The report illustrates areas of care of which Massachusetts can be proud, as well as opportunities for improvement. Key findings include:

  • Overall, Massachusetts’ primary care physicians provide high quality care.
    Massachusetts’ statewide results are above the national average on 24 of 26 (92%) process of care measures (such as screening rates of testing for colorectal and breast cancers) and all five (100%) of the outcome measures (such as improvements in blood sugar levels for patients with diabetes).
  • In all regions of the state, quality varies among medical groups. It matters where a patient goes to get care.
    For example, the variation in long-term monitoring of medication for depression varies by only six percentage points among regions. However, within a region such as Metro Boston, this care varies by 42 percentage points between the lowest and highest performing groups (33 to 75%).
  • Large gains have been made since MHQP started reporting.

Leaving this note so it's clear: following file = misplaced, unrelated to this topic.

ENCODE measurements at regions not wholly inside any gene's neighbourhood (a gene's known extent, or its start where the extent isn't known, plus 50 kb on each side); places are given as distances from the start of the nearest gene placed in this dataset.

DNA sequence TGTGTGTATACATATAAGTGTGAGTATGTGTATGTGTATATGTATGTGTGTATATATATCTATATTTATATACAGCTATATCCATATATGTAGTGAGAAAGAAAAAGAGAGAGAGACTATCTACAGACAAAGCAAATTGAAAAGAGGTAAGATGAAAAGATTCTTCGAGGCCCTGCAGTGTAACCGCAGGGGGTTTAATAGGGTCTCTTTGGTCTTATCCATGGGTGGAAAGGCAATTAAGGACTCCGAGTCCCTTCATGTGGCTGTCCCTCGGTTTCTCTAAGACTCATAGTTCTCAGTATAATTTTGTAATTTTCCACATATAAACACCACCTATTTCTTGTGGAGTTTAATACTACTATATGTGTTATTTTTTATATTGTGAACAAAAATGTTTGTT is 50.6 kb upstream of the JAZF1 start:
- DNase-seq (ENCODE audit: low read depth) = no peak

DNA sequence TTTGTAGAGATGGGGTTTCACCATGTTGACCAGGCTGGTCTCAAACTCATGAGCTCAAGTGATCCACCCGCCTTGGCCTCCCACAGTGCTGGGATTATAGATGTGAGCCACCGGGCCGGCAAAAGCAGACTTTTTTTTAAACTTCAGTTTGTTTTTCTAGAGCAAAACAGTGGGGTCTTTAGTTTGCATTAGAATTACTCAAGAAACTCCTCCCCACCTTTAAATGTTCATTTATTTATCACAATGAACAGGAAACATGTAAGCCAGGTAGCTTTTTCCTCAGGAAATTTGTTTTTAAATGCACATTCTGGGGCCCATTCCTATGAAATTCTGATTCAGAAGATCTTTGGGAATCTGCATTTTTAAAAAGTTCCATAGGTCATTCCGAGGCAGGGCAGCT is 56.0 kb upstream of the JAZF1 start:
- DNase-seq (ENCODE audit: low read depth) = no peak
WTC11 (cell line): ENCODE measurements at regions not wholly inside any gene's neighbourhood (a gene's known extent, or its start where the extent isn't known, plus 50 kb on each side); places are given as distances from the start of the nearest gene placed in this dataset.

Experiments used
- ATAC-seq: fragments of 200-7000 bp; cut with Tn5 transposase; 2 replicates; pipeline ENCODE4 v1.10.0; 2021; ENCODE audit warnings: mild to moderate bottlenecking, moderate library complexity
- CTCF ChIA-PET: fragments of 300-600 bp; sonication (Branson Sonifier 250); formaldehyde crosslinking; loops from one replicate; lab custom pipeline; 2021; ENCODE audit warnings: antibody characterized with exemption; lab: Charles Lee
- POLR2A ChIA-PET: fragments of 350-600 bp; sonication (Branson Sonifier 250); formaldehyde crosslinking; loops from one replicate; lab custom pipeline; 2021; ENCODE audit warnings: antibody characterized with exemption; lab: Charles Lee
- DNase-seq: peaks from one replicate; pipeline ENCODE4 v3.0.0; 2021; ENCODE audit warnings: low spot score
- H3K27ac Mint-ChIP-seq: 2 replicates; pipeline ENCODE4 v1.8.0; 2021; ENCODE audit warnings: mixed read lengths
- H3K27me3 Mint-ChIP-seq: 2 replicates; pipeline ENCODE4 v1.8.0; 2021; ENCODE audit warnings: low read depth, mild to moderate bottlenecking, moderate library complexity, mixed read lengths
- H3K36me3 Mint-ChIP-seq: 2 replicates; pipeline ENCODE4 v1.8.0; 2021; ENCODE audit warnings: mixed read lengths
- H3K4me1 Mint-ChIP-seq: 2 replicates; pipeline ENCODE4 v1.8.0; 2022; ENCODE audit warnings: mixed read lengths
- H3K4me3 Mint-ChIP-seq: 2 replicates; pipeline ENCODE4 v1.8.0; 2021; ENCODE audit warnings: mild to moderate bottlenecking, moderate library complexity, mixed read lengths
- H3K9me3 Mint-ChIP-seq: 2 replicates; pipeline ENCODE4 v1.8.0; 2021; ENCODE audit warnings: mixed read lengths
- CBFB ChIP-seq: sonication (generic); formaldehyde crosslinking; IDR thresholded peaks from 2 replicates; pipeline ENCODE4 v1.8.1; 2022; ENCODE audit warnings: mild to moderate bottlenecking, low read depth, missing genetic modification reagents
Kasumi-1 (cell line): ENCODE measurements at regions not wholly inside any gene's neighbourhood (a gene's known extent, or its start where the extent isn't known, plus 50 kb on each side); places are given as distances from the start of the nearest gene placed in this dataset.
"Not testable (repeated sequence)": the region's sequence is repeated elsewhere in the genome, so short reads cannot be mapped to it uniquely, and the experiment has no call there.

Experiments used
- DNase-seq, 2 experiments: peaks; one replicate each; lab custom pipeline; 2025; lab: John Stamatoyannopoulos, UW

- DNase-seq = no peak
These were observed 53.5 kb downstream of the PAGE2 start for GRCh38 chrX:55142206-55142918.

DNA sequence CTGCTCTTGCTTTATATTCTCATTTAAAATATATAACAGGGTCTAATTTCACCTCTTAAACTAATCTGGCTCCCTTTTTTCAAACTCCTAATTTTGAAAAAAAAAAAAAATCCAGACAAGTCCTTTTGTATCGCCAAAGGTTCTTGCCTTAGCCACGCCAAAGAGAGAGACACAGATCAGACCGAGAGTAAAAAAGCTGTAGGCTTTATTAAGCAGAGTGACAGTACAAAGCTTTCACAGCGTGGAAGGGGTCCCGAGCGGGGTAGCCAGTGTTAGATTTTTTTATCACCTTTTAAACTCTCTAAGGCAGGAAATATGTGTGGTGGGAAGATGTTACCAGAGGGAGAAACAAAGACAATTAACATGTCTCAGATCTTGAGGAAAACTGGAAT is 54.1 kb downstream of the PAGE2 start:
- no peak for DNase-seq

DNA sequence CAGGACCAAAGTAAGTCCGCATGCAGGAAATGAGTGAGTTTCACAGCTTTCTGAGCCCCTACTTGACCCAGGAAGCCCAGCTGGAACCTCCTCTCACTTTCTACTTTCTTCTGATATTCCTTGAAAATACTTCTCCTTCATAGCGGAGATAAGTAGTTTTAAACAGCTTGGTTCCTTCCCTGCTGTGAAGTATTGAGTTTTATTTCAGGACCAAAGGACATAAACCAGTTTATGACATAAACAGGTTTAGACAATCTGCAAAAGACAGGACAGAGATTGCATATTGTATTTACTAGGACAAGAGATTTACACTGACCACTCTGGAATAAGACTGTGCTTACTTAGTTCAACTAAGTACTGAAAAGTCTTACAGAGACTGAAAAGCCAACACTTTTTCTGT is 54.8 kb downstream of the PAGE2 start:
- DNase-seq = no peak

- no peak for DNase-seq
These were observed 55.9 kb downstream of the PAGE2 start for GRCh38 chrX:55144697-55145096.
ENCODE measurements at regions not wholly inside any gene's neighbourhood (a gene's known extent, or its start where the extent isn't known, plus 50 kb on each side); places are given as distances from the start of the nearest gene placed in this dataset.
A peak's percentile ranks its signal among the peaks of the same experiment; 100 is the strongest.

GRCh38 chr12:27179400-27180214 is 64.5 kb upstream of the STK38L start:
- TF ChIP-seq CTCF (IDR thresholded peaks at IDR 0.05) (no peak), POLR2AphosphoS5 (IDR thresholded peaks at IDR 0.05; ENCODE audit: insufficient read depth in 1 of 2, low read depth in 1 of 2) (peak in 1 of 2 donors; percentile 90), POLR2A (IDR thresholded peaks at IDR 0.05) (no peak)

The greatest improvements have come in women’s health care with two chlamydia screening measures, which made 15 and 21 percentage point increases respectively over the seven years MHQP has been reporting these two measures.
  • Over time, scores are improving.
    Some statewide measures have increased significantly in the seven years since MHQP started reporting. Well care visits for adolescents have increased from 67 to 74 percent over this time period, an improvement of seven percentage points. This score is also well above the national average, which comes in at 44 percent.

Reporting on differences in quality of care is critical as Massachusetts moves to enact legislation to improve health care delivery and meet the goals of health care reform. MHQP has been releasing data on clinical quality in primary care for the last seven years, serving as a primary resource to track trends of care in Massachusetts. “We are fortunate in Massachusetts to have an organization like MHQP that gives us the ability to identify opportunities for improvement and to monitor our progress over the course of time,” said Edward Westrick, vice president of Medical Management for UMass Memorial Health Care and current chair of MHQP’s Physician Council.